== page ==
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UK disgusting smokers out of their habits with graphic medical images

New evidence that refutes beliefs British teeth can't get any worse

By Andrew Brett Oct 02 2008, 11:09 AM

The British are coming! The British are coming! And they're bringing disgusting pictures of medical abnormalities caused by cigarettes with them!

Beginning yesterday, all cigarette packs sold in Great Britain will carry a photo of a medical problem that smoking may cause. A suite of 15 photos, carrying images that include lung cancer, throat cancer, open heart surgery, and gum disease - to name only a few, will rotate through the warning labels of cigarette packs in the UK's latest battle against tobacco. 

Apparently the old label, "smoking can cause a slow and painful death," was a bit subtle for the Brits, so they decided a harder hitting message was needed to deter addicts from their harmful habits. The new images were pulled from medical textbooks and slapped on the sides of cigarette packs as a reminder of what the smoker's body could soon resemble.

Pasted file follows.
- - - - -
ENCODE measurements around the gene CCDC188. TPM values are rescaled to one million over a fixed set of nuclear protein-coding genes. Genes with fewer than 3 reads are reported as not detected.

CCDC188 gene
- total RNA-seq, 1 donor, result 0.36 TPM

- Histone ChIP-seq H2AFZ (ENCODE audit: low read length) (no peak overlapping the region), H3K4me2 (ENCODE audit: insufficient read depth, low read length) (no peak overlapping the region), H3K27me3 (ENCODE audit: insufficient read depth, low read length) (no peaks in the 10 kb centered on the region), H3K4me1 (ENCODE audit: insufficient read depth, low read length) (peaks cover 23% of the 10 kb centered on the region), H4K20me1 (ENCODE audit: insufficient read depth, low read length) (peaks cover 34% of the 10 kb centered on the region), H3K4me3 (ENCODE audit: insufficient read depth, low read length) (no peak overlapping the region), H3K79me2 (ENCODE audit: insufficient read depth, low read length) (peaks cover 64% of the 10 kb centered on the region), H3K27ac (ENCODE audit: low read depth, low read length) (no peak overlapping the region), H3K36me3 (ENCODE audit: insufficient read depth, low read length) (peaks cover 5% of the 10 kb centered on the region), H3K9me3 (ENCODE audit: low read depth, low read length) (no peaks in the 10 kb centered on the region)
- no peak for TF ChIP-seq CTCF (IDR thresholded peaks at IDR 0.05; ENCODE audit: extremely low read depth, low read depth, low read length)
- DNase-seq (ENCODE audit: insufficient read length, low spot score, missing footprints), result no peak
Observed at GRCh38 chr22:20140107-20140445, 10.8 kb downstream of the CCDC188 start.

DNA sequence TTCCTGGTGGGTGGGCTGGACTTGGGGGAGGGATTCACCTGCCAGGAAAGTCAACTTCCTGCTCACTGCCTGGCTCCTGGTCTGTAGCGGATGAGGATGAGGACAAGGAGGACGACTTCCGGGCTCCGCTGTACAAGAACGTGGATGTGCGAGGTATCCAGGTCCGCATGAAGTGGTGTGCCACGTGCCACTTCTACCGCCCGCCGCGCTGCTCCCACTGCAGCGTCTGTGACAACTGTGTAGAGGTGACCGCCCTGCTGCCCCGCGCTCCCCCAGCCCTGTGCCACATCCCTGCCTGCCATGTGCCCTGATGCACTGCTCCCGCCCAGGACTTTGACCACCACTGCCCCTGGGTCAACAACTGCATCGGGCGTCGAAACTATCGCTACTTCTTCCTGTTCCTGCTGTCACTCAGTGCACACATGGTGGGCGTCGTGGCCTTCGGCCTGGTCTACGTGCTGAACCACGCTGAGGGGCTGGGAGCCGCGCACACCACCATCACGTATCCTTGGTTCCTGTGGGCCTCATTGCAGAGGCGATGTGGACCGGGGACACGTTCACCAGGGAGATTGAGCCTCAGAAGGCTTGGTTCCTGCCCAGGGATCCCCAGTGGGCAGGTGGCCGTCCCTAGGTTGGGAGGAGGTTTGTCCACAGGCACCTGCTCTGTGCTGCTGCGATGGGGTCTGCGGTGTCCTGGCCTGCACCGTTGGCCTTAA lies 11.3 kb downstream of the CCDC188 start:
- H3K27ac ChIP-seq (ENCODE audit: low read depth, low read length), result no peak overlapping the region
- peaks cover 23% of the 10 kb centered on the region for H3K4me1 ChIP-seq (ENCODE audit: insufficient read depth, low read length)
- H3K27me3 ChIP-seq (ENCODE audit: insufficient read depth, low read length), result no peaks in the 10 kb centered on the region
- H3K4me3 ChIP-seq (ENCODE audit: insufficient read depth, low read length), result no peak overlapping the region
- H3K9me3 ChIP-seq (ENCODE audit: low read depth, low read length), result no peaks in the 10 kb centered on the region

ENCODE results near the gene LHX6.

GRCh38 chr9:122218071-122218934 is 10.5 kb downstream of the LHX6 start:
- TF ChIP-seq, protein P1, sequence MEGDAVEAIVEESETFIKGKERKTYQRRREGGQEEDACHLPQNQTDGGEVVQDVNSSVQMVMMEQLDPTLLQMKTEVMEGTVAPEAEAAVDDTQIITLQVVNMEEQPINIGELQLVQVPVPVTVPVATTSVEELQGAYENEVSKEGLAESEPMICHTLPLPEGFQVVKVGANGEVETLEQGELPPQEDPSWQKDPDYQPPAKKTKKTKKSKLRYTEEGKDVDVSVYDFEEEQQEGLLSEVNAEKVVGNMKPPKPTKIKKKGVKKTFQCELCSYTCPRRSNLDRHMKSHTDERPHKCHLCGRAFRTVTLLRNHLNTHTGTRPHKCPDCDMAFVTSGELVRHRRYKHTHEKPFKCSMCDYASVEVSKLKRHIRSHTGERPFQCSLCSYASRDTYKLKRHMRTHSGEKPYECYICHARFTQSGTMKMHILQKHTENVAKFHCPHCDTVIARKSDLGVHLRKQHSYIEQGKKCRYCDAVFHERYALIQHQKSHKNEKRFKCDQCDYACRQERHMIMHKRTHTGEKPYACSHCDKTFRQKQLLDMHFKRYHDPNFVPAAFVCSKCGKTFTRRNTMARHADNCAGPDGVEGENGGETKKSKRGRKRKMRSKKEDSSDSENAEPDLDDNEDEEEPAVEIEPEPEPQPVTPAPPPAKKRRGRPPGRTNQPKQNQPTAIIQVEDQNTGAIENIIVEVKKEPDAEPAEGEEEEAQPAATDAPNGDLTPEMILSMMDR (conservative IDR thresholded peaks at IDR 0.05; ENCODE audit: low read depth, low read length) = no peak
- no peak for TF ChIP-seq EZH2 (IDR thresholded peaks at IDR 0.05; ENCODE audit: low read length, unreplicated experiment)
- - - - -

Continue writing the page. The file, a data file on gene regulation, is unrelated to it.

If the labels have any effect on smoking habits, it's likely the U.S. will work towards implementing a similar graphic labeling system. How would Joe Camel look with a protruding neck cancer, I wonder?

One difference between the U.S. and Britain on this issue stems from an underlying monetary motivation: the British have a national health care system. That means every lung cancer, heart surgery, and stroke caused by smoking is paid for by tax dollars. Given that, it's hard to imagine why cigarettes aren't just outright banned. Paying for thy neighbor to kill himself is neither mentioned in law or commandment.

The graphic warning label route may be a good compromise, but how far can it be taken? Are we soon to see images of insulin drips on McDonald's happy meals, triple bypass surgery pictures on hot dog packages, or a deformed fetus on cans of tuna? Just where should the line be drawn, and why are these images less graphic than say, Janet Jackson's breast being shown on television?   

It's certainly food for thought...


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